General Curriculum Projects
Based on our belief that all
students should have the opportunity to learn academic
skills like reading, science and math which is supported by IDEA and NCLB legislation, the research team at the UNC Charlotte has undertaken a series of studies aimed at
finding ways to teach academic skills to students with
significant cognitive disabilities that are linked to grade
level content standards. Our purpose is to improve the
educational programs of these students through research that
opens new opportunities for learning. Our success is
measured by the extent to which we increase expectations and
positive outcomes for these students.
For students with
significant cognitive disabilities to have full access to the
general curriculum they must have opportunities and
instructional support to learn the core academic content typical
of their grade level. The purpose of the UNC Charlotte General Curriculum Projects is to
research and develop evidence-based practices for assessing and
teaching academic content that is aligned with grade level
standards. To achieve this purpose we have assembled a team not
only of researchers in severe disabilities, but also researchers
from high incidence disabilities, reading, math, and science
education and measurement and evaluation.
have primarily partnered with
the Charlotte Mecklenburg School System (CMS).
Our primary partner
within the school system is the Exceptional Children’s Division,
but we also benefit from the expertise of researchers,
measurement, and curriculum experts within this system. The
teachers within CMS have also been our teachers as they
work closely with us to implement and evaluate new ideas. By
partnering with a large urban system we are also fortunate
to have access to a large population of students with low
We have also had the opportunity to partner with other local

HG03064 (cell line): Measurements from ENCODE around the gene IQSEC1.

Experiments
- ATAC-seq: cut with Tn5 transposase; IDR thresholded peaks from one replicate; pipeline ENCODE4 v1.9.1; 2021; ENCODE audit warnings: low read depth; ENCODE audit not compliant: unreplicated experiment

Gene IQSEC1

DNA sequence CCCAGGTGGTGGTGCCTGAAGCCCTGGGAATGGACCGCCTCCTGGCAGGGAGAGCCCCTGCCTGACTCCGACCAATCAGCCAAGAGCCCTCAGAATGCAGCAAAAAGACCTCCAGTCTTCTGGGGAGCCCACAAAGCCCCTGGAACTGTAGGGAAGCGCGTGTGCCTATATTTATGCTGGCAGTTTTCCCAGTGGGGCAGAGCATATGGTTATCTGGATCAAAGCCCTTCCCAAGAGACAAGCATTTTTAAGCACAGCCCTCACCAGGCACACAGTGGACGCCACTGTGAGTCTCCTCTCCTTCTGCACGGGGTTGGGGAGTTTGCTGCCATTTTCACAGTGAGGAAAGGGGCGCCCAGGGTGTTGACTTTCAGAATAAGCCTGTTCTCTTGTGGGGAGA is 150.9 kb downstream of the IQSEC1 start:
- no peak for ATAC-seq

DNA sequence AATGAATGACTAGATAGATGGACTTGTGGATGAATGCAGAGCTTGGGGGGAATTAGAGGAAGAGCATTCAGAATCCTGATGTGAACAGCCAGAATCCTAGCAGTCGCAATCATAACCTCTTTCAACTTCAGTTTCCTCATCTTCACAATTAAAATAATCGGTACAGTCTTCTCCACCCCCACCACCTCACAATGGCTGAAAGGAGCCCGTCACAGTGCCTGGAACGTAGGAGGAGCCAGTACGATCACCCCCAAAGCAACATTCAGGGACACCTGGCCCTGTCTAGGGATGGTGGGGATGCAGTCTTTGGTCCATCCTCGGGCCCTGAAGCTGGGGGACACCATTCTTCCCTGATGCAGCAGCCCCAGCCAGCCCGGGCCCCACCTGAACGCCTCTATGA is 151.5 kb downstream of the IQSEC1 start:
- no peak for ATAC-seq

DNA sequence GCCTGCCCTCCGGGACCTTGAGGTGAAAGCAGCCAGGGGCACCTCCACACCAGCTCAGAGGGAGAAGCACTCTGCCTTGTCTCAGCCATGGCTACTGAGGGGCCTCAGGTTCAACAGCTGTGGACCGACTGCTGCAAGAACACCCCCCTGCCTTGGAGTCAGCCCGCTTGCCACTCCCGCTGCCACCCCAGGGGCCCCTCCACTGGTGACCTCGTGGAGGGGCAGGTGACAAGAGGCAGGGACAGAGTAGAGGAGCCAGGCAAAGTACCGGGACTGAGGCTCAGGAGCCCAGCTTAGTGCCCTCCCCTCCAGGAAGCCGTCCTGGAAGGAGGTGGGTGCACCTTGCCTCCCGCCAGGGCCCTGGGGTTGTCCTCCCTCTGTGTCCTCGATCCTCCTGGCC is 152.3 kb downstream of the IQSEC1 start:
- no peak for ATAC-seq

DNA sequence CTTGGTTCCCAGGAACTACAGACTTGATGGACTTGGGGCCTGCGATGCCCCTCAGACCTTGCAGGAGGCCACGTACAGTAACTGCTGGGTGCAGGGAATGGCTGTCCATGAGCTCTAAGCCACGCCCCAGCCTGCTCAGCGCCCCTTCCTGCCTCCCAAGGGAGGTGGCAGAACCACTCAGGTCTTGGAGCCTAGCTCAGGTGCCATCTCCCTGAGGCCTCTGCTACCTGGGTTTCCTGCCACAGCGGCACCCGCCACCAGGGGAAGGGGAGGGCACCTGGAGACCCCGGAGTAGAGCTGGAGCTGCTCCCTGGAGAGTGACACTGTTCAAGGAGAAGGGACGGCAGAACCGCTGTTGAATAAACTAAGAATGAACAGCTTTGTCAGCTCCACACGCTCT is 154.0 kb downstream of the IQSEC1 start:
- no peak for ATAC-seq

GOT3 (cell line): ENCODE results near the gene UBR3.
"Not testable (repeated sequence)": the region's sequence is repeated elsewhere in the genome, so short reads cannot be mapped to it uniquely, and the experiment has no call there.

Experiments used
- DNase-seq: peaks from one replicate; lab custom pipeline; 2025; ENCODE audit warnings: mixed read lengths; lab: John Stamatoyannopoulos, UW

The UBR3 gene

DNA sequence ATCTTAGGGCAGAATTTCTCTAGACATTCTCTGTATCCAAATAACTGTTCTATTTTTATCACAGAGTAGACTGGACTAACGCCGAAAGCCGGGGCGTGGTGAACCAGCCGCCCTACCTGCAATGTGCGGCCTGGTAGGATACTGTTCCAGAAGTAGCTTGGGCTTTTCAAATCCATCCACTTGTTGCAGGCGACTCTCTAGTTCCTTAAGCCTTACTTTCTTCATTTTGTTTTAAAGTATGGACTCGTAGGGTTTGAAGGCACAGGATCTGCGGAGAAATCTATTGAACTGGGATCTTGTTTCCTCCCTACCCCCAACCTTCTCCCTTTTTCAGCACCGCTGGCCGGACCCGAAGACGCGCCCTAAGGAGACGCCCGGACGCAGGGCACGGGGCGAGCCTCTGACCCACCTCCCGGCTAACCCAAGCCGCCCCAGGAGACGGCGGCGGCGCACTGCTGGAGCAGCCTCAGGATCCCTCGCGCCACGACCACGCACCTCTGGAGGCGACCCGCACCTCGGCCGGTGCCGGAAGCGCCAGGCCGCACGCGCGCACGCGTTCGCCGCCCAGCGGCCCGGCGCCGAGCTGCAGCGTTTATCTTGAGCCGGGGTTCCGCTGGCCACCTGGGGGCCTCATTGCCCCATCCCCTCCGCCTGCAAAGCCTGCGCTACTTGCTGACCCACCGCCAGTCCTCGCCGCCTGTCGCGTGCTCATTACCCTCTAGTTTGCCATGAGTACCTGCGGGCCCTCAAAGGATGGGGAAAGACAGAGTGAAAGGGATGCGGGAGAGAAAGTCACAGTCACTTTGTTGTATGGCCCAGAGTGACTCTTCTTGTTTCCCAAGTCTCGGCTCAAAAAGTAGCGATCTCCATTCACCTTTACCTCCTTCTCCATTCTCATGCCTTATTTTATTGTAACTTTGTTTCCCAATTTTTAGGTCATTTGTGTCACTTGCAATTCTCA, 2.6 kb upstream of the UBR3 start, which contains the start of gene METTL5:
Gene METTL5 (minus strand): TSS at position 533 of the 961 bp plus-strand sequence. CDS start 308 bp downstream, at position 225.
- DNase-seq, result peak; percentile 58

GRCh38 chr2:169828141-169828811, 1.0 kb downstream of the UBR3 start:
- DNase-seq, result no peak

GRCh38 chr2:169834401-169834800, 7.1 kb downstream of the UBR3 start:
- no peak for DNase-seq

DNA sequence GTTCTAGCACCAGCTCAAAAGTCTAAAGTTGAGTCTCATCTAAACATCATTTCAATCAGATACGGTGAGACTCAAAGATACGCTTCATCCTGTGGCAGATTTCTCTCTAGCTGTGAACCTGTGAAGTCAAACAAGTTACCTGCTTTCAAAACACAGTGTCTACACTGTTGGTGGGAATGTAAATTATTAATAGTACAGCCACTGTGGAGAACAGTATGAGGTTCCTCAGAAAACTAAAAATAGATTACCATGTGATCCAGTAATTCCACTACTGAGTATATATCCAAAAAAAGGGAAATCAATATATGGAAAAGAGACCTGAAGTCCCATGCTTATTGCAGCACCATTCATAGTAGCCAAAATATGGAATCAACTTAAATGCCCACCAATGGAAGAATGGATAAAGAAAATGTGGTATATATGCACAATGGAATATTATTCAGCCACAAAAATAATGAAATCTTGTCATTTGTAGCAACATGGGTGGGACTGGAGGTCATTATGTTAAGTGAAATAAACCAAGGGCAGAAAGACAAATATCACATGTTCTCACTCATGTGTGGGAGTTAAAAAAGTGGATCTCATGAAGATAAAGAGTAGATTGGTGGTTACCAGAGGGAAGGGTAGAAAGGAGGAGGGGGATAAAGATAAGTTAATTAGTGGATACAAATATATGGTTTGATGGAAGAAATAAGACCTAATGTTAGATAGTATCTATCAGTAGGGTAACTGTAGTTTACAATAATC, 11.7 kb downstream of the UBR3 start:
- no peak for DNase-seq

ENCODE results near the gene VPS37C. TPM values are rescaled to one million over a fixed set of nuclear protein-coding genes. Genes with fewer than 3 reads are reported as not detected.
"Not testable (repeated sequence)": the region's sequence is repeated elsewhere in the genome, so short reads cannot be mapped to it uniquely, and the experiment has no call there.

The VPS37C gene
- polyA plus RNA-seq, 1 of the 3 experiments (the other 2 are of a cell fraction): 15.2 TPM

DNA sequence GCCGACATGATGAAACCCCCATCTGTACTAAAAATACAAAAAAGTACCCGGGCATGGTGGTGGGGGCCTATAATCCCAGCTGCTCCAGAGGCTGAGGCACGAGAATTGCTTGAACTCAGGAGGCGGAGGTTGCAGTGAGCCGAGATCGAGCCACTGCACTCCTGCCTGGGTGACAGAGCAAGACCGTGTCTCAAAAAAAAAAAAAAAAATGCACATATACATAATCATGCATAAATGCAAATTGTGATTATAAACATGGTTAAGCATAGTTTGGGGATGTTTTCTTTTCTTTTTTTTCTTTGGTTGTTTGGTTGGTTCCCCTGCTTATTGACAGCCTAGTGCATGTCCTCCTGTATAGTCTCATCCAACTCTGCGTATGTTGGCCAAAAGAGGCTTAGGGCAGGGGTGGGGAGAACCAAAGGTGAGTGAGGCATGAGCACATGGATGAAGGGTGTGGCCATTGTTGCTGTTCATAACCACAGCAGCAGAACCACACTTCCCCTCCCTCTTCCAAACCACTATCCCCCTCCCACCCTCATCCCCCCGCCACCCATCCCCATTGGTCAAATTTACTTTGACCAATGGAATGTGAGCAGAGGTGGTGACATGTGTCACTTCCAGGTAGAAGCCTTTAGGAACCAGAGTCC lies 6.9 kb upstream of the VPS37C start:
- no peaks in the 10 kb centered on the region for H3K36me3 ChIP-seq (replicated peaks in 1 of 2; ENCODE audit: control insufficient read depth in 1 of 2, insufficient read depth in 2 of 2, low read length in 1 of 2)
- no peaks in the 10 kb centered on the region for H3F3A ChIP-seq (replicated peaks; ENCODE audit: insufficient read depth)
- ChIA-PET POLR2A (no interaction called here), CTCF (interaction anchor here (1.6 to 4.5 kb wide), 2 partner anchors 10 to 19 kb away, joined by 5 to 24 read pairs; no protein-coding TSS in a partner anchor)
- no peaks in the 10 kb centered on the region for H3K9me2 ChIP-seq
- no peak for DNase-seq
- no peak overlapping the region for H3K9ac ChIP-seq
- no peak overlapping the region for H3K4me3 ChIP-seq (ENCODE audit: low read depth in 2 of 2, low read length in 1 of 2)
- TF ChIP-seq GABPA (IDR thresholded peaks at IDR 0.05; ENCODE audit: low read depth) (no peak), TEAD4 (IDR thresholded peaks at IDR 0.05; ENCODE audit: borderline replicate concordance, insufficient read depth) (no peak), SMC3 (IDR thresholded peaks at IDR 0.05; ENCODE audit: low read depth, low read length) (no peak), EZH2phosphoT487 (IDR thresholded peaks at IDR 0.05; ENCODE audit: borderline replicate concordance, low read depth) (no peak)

school systems: Rowan-Salisbury, Union, and Kannapolis City
schools. Our goal is to serve students and
their parents by implementing research that not only answers
national questions, but improves the educational program of
each student who participates.
|Our research has two major
strands- alternate assessment and academic instruction. We are a
partner with the National Center on Alternate Assessment (NAAC) at the
University of Kentucky (www.naacpartners.org). As a partner, our work focuses primarily
on the alignment between assessment, curriculum, and instruction
for students who participate in alternate assessments. Our
second strand focuses on teaching literacy, math, and science. One of our projects, RAISE, is one of the U.S. Department of
Education’s national centers on reading for this population and
involves a longitudinal students on teaching reading to
elementary-age students with emergent literacy skills.
Additionally, Project MASTERY is a grant that
focuses on providing professional development
nationally for teachers of students with
significant disabilities and focuses on training
them to teach grade aligned Math and Science
content. Our model
demonstration project on Reading, Writing, Math, and Science
also includes literacy research as well as math and science.
This website also contains information from some of our earlier
projects on alternate assessment and general curriculum access.
|I hope that you will find
the information contained in this website useful to your work on
behalf of students with significant cognitive disabilities. We
welcome your feedback which you can give us by
clicking here. We also would be delighted to hear about your innovations, new
ideas, resources, and questions for future research. Thank you
for taking the time to visit us.
Curriculum Project Office
Special Education & Child Development
College of Education Building
9201 University City Blvd
Charlotte, NC 28223-0001
Phone: (704) 687-8492
Fax: (704) 687-2916
Click here to send us feedback about our
website or your questions, comments and concerns.